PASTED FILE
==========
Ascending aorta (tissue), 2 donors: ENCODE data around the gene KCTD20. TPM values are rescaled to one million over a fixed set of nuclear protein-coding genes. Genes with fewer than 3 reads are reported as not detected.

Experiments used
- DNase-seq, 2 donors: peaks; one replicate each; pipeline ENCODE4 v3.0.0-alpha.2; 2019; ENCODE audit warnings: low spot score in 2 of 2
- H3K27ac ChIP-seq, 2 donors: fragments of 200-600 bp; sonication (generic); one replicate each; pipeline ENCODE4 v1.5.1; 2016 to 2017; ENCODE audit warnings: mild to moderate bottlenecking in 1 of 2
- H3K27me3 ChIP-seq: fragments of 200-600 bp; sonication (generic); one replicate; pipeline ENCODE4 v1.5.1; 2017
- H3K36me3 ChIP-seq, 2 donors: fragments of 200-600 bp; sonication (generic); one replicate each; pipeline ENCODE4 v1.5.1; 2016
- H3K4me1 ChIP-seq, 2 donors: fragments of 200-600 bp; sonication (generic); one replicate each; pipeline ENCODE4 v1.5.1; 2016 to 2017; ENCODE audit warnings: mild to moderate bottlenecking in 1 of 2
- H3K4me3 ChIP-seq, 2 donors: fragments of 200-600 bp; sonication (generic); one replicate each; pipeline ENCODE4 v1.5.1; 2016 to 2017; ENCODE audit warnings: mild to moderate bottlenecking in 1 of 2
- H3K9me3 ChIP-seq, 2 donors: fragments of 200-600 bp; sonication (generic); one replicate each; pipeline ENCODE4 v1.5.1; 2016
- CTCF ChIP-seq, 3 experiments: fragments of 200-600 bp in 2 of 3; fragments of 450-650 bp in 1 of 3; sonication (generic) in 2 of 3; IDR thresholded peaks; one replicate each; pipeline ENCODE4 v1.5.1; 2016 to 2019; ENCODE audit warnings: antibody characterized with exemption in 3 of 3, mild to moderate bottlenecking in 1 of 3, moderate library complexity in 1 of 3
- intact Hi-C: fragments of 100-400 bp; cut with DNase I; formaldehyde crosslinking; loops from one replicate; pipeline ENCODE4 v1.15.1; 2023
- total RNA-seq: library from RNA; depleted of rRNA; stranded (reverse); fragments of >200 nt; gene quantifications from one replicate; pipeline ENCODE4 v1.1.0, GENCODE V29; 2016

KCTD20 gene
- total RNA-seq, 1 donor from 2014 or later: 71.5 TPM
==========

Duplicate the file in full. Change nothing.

Ascending aorta (tissue), 2 donors: ENCODE data around the gene KCTD20. TPM values are rescaled to one million over a fixed set of nuclear protein-coding genes. Genes with fewer than 3 reads are reported as not detected.

Experiments used
- DNase-seq, 2 donors: peaks; one replicate each; pipeline ENCODE4 v3.0.0-alpha.2; 2019; ENCODE audit warnings: low spot score in 2 of 2
- H3K27ac ChIP-seq, 2 donors: fragments of 200-600 bp; sonication (generic); one replicate each; pipeline ENCODE4 v1.5.1; 2016 to 2017; ENCODE audit warnings: mild to moderate bottlenecking in 1 of 2
- H3K27me3 ChIP-seq: fragments of 200-600 bp; sonication (generic); one replicate; pipeline ENCODE4 v1.5.1; 2017
- H3K36me3 ChIP-seq, 2 donors: fragments of 200-600 bp; sonication (generic); one replicate each; pipeline ENCODE4 v1.5.1; 2016
- H3K4me1 ChIP-seq, 2 donors: fragments of 200-600 bp; sonication (generic); one replicate each; pipeline ENCODE4 v1.5.1; 2016 to 2017; ENCODE audit warnings: mild to moderate bottlenecking in 1 of 2
- H3K4me3 ChIP-seq, 2 donors: fragments of 200-600 bp; sonication (generic); one replicate each; pipeline ENCODE4 v1.5.1; 2016 to 2017; ENCODE audit warnings: mild to moderate bottlenecking in 1 of 2
- H3K9me3 ChIP-seq, 2 donors: fragments of 200-600 bp; sonication (generic); one replicate each; pipeline ENCODE4 v1.5.1; 2016
- CTCF ChIP-seq, 3 experiments: fragments of 200-600 bp in 2 of 3; fragments of 450-650 bp in 1 of 3; sonication (generic) in 2 of 3; IDR thresholded peaks; one replicate each; pipeline ENCODE4 v1.5.1; 2016 to 2019; ENCODE audit warnings: antibody characterized with exemption in 3 of 3, mild to moderate bottlenecking in 1 of 3, moderate library complexity in 1 of 3
- intact Hi-C: fragments of 100-400 bp; cut with DNase I; formaldehyde crosslinking; loops from one replicate; pipeline ENCODE4 v1.15.1; 2023
- total RNA-seq: library from RNA; depleted of rRNA; stranded (reverse); fragments of >200 nt; gene quantifications from one replicate; pipeline ENCODE4 v1.1.0, GENCODE V29; 2016

KCTD20 gene
- total RNA-seq, 1 donor from 2014 or later: 71.5 TPM